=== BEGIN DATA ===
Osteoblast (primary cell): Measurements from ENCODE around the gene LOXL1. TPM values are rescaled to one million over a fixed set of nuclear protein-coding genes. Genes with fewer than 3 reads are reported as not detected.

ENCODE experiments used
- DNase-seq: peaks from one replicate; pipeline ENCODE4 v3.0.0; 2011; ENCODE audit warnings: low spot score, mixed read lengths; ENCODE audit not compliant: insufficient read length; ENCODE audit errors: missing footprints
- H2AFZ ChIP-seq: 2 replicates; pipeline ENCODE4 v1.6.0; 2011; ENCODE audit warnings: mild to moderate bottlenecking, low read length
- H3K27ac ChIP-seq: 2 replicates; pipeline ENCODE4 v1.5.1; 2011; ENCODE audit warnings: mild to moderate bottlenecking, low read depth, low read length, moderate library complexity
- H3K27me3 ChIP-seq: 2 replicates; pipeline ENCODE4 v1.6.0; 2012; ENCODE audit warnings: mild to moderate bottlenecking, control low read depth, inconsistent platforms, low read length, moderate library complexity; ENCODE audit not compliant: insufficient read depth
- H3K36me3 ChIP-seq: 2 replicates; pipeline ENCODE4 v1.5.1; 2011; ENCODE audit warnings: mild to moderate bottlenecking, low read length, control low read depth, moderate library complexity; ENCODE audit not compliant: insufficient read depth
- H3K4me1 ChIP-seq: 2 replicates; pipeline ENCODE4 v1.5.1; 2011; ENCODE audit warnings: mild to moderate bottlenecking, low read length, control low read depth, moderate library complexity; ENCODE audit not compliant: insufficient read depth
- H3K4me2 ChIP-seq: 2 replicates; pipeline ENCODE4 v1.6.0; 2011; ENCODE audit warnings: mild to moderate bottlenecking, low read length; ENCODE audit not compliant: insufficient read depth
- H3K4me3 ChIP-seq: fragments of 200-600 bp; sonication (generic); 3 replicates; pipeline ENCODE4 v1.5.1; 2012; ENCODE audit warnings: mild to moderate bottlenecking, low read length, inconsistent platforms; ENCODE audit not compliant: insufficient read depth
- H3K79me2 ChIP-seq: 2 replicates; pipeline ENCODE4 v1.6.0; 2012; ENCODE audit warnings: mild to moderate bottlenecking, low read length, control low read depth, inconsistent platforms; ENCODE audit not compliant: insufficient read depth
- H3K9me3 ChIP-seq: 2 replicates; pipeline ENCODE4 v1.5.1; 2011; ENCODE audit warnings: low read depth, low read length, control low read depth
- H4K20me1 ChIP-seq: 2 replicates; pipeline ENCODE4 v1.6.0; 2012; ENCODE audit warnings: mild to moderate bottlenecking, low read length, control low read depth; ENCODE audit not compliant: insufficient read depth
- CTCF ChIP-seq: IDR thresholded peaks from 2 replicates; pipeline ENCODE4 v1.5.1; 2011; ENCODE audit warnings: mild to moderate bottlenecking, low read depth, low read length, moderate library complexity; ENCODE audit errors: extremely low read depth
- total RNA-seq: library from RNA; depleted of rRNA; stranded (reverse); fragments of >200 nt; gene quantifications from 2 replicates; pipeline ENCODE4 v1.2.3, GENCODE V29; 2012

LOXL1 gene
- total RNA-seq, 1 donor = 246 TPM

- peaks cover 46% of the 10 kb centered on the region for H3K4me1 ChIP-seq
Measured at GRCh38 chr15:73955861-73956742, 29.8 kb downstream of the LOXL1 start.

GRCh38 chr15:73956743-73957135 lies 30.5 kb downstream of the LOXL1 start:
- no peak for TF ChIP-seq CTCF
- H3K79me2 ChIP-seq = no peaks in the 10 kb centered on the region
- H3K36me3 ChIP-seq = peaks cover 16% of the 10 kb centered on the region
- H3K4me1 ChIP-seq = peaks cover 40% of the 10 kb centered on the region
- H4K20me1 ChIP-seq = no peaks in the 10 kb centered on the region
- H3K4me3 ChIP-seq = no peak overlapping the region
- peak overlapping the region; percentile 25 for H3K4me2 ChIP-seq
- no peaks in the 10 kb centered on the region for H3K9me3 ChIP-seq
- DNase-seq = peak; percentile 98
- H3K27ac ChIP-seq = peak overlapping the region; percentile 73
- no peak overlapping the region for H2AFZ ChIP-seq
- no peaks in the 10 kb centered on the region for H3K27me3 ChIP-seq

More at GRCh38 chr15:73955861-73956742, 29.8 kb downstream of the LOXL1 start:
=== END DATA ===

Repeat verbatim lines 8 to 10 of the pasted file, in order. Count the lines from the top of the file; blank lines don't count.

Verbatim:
- H3K4me1 ChIP-seq: 2 replicates; pipeline ENCODE4 v1.5.1; 2011; ENCODE audit warnings: mild to moderate bottlenecking, low read length, control low read depth, moderate library complexity; ENCODE audit not compliant: insufficient read depth
- H3K4me2 ChIP-seq: 2 replicates; pipeline ENCODE4 v1.6.0; 2011; ENCODE audit warnings: mild to moderate bottlenecking, low read length; ENCODE audit not compliant: insufficient read depth
- H3K4me3 ChIP-seq: fragments of 200-600 bp; sonication (generic); 3 replicates; pipeline ENCODE4 v1.5.1; 2012; ENCODE audit warnings: mild to moderate bottlenecking, low read length, inconsistent platforms; ENCODE audit not compliant: insufficient read depth